Cybersecurity as a Gateway to User Safety
Cybersecurity as a Gateway to User Safety
A conversation with Orli Gan, Head of Threat Prevention Products at Checkpoint
While we ponder the potential dangers of artificial intelligence, AI is already selflessly protecting us from concrete dangers, such as cyberattacks. But make no mistake: AI isn’t merely making cybersecurity easier, quicker, and better – it’s what renders cybersecurity possible at all, explains Orli Gan, head of Threat Prevention Products at Checkpoint: “AI is a means to being able to address the scope of the problem in a way that human beings simply cannot. The necessary scale that is required to truly follow and combat modern-day threats would require an amount of manual labor and analytics that is simply not achievable by any vendor or government.” Rest assured, AI isn’t out to get your menial or flashy jobs
“Our use of AI technologies is confined to promoting better, more efficient cybersecurity,” promises Gan, echoing the debate about ethics and bias issues that have been marring AI’s image in recent years – a Google photo analysis tool labeled black people as gorillas, an Amazon recruiting tool was biased against women, a criminal risk assessment AI was favorable to white people, and we’ve yet to find out how the different autonomous car makers solve the “trolley problem,” to name a few. However, Gan is confident that her company is immune to those aspects: “Detection accuracy is the key factor to the notion of practical prevention, i.e. the ability to employ cyber-defense technology in prevent mode, such that attacks are blocked at the gate rather than mitigated or remediated after the effect. This type of usage is typically not as susceptible to bias or unethical use, simply by its nature. For a given protected infrastructure, the definition of an adversary is clear and non-ambiguous, so our challenge is focused primarily on reaching accuracy in our detection, rather than on determining if an activity is ethical or bias-free. With market reach across the globe, and with presence at every part of the IT infrastructure, our learning data sets are as versatile as they can be, and offer us a trustworthy source for training our algorithms”.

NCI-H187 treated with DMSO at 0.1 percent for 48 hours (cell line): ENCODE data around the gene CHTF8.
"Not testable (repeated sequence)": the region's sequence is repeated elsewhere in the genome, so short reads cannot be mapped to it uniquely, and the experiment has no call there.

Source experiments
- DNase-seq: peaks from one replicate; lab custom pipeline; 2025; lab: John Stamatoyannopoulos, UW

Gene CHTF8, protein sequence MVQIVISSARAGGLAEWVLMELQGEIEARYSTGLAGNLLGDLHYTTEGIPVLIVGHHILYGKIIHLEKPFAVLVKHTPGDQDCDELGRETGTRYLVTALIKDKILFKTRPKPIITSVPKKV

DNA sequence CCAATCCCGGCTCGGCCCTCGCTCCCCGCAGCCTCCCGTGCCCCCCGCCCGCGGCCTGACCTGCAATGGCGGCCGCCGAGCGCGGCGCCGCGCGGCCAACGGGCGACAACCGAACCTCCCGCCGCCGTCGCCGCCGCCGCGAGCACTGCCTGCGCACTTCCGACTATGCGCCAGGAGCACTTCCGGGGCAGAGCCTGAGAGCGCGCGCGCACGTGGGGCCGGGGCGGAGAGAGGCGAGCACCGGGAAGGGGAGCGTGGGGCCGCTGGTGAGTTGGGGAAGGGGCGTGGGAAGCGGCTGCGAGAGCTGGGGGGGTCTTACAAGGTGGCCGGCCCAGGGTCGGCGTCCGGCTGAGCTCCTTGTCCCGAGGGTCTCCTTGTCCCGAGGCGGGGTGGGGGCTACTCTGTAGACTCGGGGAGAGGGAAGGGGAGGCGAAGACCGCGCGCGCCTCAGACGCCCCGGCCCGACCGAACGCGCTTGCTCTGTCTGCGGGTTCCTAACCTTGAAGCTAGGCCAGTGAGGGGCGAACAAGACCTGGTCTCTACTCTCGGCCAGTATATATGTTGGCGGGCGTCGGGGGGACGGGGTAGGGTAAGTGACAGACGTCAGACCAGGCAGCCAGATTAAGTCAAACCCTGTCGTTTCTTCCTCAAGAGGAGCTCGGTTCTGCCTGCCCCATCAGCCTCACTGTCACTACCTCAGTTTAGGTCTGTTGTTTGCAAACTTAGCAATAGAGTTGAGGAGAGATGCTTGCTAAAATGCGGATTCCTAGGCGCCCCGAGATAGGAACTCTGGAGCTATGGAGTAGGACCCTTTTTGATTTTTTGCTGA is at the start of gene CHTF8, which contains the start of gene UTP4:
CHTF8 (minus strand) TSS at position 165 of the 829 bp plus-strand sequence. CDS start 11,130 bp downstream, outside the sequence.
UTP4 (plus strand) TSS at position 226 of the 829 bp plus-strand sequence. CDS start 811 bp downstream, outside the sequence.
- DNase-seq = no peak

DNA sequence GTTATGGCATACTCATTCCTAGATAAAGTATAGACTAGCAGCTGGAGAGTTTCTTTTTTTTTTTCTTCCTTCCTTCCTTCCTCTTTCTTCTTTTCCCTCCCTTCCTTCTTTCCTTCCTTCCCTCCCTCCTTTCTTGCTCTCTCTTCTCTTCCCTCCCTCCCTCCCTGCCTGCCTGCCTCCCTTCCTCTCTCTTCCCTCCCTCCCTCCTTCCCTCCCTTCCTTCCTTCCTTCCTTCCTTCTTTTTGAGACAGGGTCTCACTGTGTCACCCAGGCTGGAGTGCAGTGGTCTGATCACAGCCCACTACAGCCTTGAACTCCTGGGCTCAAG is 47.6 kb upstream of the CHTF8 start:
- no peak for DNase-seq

Gan suggests that often AI is given the power of making decisions in real time:
“It has the ability to look at the data and then reach some conclusions, sometimes on its own and at other times in conjunction with other, non-artificial intelligence engines. But very often, it makes decisions on its own.” Whether this could be a recipe for disaster is an issue we have to be aware of. “Artificial intelligence, as we all know, in its current incarnation, is very prone to errors, meaning it can offer false positives as well as misdetection. So if you rely solely on artificial intelligence, chances of getting it wrong could be high. And of course, unlike in image categorization where it’s no biggie if I mis-categorized a certain image, or if I had to tell my Alexa something twice instead of once in order for it to understand, with cybersecurity, missing an attack, letting it go through or even categorizing something as an attack when in fact it isn’t, can have rather detrimental implications for the organization”.
So Checkpoint doesn’t let AI run around with scissors, unattended. “Our studies demonstrated that AI systems cannot be blindly trusted,” says Gan. “We are still at a point where human supervision is required, and the best results are achieved when juxtaposing several technologies, AI and traditional, together to reach higher levels of accuracy. We have also learned that field expertise is very much a necessity. Engines that claim to be general-purpose perform very poorly when applied towards solving cybersecurity problems, and tweaks offered by people with knowledge of the domain have led to major improvements in the overall performance.”
The tech community needs to safeguard the technology, Gan says: “AI is still in its infancy. Like many different technologies, when they’re being introduced people don’t tend to think about the potential threats that they pose. And we have an opportunity here, when this is at a very early stage, to insist on cybersecurity being very much a part of this artificial intelligence revolution. If somebody was able to somehow poison the data from which the algorithm learns, it could influence the decision making in a way that could benefit this bad actor and hurt everyone else using it. These are very real risks that we need to address from the get-go, and not come back to later on when they’ve already matured. It’s a little more difficult to fix it as an afterthought than build it in from day one.”
Malicious hackers naturally also adopt AI. “A future in which AI is battling another AI is not far-fetched. Although keeping in mind the various motivations of the attackers – be they earning crime money or inflicting damage on the other side – the methodology may be vastly different and represent different uses of technologies and adaptations,” Gan says. “Of greater concern may be future attacks targeting the AI algorithms themselves. The future cyber wars may very well be all about modifying the expected behavior of an otherwise-trusted AI engine, which offers attackers opportunities to generate bias or an alternate verdict in a way that benefits them. It may be very difficult to protect against such attacks, or even to identify their presence.”